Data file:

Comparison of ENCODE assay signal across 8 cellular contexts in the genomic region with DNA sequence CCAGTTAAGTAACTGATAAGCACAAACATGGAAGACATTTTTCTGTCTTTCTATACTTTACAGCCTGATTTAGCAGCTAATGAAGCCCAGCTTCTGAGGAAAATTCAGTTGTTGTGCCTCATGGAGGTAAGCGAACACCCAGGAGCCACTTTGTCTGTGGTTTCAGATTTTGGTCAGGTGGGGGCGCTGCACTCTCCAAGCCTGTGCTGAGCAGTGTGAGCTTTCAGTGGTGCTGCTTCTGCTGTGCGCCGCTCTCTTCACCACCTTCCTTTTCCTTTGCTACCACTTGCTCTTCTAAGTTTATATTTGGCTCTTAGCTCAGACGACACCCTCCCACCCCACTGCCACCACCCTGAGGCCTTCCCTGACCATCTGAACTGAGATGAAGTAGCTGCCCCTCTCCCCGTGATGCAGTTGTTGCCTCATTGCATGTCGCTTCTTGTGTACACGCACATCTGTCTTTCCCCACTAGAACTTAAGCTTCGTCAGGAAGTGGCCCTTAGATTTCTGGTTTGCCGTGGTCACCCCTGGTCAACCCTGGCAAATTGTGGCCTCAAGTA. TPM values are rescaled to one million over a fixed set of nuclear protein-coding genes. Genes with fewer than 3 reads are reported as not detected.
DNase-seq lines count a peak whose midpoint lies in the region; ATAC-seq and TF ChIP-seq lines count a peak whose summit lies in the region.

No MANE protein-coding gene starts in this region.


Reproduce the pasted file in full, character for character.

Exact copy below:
Comparison of ENCODE assay signal across 8 cellular contexts in the genomic region with DNA sequence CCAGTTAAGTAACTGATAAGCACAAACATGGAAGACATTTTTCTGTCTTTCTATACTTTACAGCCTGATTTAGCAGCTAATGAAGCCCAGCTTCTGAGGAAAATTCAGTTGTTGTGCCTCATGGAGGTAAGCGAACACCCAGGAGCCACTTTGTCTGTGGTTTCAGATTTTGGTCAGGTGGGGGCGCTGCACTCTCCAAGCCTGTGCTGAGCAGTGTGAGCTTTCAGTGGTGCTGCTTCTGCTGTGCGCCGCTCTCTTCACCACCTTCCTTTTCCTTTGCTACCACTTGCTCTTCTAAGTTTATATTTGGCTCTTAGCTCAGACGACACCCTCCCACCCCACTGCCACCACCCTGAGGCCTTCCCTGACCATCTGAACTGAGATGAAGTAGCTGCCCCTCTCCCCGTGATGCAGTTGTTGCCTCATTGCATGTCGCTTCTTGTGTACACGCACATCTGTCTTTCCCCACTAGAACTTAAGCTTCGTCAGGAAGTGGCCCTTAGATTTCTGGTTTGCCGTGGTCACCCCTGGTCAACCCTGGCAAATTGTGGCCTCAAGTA. TPM values are rescaled to one million over a fixed set of nuclear protein-coding genes. Genes with fewer than 3 reads are reported as not detected.
DNase-seq lines count a peak whose midpoint lies in the region; ATAC-seq and TF ChIP-seq lines count a peak whose summit lies in the region.

No MANE protein-coding gene starts in this region.